Five years ago, when teaching English in Korea, I stumbled upon a blog post that showed how to make a cool folded squash book. I loved it so much that I built it into the core of my mystery/detective summer English camp; we added a new page and elements each day.
I have tried to find that blog post (or was it a video?) several times since, but my efforts have always been unsuccessful. “Smash book” would give me these crazy scrapbooks, “folded paper book” or “mini book” would always result in these kinds of paper books, and apparently these are “accordion books.” (I completely forgot I had the above video in my private YouTube videos until the writing of this post, by the way. I probably could have figured it out by watching and pausing that!)
But years went by, and the thought “it would be fun to make one of those folded books again” continued to enter my mind every now and then.
Last month I decided to give the search another go, and somehow, I found it!
They’re called “squash books.”
I made a few last night for fun, and in the process was swarmed with new ideas of ways I could use them. One of the ideas I jotted on a scrap of paper was “pocket poems.”
You see, a few years ago my friend Max memorized some poems and recited one to me when we were video chatting. I thought it would be cool to memorize a poem at some point too. That thought stayed with me over the years… and remained a thought in the back of my mind.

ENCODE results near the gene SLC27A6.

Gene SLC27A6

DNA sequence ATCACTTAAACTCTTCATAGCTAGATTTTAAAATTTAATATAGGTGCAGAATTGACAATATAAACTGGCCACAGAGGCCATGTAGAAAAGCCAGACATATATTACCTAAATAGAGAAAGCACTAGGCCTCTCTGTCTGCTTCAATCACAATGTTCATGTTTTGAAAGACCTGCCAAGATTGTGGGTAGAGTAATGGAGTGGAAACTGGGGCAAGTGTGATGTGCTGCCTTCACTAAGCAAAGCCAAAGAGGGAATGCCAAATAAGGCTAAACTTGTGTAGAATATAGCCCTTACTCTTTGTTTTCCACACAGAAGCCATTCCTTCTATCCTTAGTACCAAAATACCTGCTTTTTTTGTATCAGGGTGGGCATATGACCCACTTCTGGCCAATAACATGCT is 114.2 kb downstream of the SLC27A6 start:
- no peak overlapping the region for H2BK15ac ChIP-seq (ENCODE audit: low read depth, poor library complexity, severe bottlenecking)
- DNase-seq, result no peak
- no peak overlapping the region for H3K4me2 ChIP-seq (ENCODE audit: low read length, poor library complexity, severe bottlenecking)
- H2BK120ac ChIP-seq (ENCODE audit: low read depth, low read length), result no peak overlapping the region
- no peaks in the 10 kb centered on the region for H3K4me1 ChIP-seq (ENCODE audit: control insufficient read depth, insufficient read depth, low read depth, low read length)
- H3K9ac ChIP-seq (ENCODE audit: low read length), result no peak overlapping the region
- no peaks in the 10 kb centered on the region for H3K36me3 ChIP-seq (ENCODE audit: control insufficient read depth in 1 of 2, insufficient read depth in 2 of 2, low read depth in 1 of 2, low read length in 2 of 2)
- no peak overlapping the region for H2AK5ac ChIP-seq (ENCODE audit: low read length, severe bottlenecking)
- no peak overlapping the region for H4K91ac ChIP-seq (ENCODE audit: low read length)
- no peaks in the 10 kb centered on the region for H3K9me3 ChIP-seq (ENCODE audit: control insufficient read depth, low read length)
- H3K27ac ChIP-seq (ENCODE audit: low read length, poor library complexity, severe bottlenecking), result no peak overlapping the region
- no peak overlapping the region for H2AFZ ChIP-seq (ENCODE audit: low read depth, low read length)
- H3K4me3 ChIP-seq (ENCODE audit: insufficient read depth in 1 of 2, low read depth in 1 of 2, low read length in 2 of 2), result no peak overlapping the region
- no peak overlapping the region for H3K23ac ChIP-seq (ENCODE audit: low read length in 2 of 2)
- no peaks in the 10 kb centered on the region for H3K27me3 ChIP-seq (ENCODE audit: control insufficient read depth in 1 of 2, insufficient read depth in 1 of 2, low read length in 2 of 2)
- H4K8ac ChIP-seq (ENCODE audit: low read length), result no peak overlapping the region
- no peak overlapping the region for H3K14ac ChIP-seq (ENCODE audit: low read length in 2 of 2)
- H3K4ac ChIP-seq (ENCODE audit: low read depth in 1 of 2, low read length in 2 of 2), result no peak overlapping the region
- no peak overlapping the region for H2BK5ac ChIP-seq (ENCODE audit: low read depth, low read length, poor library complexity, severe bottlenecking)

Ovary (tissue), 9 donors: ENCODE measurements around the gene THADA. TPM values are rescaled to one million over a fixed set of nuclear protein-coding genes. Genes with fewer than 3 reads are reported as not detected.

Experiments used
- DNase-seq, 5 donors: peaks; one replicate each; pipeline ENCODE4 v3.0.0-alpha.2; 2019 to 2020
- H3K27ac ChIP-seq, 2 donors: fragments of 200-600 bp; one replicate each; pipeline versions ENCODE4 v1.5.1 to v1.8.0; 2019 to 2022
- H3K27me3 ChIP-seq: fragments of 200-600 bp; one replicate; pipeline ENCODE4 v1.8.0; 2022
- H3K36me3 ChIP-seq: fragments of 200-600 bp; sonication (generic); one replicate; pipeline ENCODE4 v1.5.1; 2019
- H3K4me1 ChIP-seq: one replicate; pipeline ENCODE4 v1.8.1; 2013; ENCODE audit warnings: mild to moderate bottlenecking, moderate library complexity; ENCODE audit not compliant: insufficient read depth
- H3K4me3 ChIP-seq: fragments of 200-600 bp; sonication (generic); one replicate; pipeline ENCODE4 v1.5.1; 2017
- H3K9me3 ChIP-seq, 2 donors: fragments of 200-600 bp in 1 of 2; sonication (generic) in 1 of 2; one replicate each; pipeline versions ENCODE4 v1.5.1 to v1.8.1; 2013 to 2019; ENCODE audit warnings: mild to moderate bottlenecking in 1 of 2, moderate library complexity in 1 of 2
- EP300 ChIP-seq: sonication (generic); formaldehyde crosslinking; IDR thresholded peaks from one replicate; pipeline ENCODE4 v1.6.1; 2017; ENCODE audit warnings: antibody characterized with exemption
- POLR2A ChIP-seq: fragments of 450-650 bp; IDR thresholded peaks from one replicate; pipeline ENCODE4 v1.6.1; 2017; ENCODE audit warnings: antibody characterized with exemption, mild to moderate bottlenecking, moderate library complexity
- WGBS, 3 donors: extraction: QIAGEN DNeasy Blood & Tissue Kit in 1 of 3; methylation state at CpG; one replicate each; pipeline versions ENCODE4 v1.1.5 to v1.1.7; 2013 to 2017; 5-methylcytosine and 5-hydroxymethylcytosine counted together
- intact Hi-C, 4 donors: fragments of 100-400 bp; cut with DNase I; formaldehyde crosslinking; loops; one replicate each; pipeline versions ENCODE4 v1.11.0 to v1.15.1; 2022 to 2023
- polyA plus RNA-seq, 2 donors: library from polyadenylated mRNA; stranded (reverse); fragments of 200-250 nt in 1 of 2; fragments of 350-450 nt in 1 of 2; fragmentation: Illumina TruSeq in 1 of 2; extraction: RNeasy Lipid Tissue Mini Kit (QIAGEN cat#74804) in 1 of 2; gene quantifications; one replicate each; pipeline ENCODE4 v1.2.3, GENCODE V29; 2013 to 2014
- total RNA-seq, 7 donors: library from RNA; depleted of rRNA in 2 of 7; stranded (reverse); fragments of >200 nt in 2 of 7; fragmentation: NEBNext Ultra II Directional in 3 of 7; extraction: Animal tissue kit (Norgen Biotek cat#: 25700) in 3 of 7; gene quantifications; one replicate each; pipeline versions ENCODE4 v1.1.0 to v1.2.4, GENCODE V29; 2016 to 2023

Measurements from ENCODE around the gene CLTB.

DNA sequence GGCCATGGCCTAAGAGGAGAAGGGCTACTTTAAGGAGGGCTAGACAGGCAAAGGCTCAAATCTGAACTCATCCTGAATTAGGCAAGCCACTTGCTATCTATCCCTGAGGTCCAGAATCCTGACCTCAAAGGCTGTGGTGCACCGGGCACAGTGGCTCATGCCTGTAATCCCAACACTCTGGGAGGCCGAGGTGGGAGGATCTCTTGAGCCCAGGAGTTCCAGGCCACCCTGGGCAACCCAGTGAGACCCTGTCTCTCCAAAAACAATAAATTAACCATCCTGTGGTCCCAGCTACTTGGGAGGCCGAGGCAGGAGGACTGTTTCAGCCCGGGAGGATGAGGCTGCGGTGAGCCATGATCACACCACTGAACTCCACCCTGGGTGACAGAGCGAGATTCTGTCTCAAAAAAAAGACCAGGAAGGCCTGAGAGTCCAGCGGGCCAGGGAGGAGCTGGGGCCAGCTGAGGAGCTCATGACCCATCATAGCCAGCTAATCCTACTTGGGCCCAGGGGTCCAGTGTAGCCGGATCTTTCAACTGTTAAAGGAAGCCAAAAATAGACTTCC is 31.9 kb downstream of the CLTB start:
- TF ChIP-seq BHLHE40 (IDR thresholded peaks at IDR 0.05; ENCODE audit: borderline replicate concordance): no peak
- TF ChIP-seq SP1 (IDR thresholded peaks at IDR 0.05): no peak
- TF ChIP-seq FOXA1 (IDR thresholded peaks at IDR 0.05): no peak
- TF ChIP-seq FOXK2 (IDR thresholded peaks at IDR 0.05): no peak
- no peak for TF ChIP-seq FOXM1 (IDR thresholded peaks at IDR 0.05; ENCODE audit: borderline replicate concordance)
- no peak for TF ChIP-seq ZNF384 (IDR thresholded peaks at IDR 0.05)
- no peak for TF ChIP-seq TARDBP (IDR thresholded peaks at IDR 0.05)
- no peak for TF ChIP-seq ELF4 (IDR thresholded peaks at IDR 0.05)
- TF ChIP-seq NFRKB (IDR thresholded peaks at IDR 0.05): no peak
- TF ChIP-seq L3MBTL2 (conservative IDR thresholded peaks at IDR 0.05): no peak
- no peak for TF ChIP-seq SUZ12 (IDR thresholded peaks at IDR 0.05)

There are many other small “it would be cool to…” creative things that have been living together in my mind, so at the end of 2018 I made a list of them. Finally got them out of my head and onto paper. Making a paper squash book and memorizing a poem both made the list.
Making a Pocket Poetry Smash Book
I used this video (same one I linked to earlier) to jog my memory on how to fold each square page. It’s pretty simple, you only need to make one diagonal fold, and then flip the paper over and fold in half vertically, unfold, and then fold in half horizontally. I glued five folded squares together to get this book at the length I wanted.
There are so many ways I could have split up the verses and written it inside the book. I decided to tip the book onto its point, so the cover was a diamond shape, and to write the poem so that the book opens vertically.
I only wrote verses on the three main diamond sections (seen in the image below) so that I could read the poem in sections, without having to open the whole thing up.
Thus I can read the poem one section at a time, only opening to the size of one diamond. The video below of the finished book shows what I mean:
You’ll see I put covers on both ends of the squash book, which is totally optional. I cut up some cardstock scraps for the bookends so that it would be sturdier.
The book pops open when you set it down flat, so currently I’ve got mine held closed with a paperclip. You could certainly add some sort of simple tie with string or ribbon to keep it closed, as well.
Now I need to start carrying this around with me and read the poem often!
How about you, have you ever made a squash book? What do/would you put inside?
And do you also have little “it would be cool to make…” ideas in the back of your mind? I invite you to write them down and start making them this year with me! I’d love to hear if you do anything like this, or if you make your own pocket poetry squash book.